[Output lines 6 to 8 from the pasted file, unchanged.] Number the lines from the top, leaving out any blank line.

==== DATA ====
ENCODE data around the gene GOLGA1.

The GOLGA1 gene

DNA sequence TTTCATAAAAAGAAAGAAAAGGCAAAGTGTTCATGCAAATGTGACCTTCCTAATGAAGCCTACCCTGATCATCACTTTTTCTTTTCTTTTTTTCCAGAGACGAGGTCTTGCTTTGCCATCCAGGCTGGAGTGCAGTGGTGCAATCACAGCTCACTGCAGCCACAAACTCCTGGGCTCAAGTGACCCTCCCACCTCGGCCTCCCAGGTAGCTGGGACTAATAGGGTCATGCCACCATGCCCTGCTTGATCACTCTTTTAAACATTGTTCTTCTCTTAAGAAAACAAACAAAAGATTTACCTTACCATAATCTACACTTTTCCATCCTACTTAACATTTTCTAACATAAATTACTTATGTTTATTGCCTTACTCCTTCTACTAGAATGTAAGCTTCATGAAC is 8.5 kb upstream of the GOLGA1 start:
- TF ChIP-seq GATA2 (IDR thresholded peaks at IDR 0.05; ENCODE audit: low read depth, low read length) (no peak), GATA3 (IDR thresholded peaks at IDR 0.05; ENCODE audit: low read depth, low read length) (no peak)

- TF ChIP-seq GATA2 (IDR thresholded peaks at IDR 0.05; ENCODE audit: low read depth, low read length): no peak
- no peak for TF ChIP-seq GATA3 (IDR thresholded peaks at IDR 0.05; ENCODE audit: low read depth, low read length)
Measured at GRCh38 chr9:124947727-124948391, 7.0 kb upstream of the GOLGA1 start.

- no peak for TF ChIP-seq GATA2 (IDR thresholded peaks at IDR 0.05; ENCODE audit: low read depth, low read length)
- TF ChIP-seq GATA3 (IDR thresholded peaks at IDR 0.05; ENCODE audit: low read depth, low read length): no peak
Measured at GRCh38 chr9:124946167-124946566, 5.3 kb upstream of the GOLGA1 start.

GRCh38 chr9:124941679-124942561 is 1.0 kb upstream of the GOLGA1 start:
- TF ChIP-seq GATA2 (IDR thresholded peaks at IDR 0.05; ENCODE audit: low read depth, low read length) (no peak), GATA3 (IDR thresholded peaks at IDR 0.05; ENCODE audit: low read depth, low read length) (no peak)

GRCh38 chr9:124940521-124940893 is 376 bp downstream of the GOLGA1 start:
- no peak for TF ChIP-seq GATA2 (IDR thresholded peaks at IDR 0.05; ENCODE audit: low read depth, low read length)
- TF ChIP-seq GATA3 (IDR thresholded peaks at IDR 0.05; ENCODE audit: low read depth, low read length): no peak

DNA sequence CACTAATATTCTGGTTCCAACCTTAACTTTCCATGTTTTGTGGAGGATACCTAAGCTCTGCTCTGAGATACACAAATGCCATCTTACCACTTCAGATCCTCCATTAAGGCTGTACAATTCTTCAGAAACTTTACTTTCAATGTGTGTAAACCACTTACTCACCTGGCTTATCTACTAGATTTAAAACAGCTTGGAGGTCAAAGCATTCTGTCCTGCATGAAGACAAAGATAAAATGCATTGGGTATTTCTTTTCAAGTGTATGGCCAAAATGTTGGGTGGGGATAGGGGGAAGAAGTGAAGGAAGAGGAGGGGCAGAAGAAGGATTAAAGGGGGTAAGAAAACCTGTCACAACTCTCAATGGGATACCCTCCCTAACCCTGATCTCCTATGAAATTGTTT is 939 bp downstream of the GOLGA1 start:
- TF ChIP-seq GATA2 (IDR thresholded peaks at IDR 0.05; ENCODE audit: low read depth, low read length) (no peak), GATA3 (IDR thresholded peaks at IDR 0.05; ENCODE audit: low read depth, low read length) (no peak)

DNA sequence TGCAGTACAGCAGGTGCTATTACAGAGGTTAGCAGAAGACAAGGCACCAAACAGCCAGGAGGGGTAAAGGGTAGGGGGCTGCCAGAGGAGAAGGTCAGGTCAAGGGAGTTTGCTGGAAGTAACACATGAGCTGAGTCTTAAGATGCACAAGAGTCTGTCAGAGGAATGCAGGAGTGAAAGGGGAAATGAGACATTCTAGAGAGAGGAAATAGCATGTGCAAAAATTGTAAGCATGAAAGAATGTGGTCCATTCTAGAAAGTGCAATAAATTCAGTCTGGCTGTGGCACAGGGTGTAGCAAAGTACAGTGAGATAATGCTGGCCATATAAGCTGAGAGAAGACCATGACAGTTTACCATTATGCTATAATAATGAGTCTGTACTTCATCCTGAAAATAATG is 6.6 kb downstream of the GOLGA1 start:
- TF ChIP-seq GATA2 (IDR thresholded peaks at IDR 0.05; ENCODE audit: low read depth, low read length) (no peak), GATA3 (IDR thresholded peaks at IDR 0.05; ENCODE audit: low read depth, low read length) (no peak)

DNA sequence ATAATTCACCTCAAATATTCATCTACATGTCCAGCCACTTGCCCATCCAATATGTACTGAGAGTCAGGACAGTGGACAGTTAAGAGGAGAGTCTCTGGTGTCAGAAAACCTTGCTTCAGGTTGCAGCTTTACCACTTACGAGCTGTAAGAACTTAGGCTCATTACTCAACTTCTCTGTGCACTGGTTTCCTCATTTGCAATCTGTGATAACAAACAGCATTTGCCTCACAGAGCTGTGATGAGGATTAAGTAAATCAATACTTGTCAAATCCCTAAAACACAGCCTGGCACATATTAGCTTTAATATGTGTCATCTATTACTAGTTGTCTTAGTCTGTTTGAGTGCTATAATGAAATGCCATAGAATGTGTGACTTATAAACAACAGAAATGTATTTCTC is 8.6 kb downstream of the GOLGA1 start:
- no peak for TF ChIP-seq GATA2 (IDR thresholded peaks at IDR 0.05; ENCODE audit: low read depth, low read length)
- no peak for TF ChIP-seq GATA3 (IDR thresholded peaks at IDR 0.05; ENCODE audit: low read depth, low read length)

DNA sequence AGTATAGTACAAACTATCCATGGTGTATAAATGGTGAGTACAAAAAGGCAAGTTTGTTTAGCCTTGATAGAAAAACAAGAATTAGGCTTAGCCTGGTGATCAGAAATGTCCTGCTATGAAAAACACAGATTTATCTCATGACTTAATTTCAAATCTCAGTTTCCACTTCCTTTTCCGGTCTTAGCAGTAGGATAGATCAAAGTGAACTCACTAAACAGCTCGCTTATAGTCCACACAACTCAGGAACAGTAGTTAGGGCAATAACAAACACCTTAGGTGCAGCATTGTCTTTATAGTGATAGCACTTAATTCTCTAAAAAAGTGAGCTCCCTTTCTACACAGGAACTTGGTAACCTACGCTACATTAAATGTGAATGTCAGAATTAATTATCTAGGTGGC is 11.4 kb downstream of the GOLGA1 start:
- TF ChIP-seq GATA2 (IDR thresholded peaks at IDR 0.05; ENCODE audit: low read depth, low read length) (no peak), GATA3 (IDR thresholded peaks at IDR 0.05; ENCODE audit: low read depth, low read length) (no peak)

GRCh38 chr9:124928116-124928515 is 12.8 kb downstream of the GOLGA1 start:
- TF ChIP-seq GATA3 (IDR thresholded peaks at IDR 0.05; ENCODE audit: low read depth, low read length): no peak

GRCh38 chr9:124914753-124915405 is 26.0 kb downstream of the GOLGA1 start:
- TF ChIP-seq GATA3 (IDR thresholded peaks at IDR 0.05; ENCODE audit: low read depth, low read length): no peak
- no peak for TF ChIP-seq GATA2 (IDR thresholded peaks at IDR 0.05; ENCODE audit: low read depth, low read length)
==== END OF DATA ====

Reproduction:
- no peak for TF ChIP-seq GATA3 (IDR thresholded peaks at IDR 0.05; ENCODE audit: low read depth, low read length)
Measured at GRCh38 chr9:124947727-124948391, 7.0 kb upstream of the GOLGA1 start.

- no peak for TF ChIP-seq GATA2 (IDR thresholded peaks at IDR 0.05; ENCODE audit: low read depth, low read length)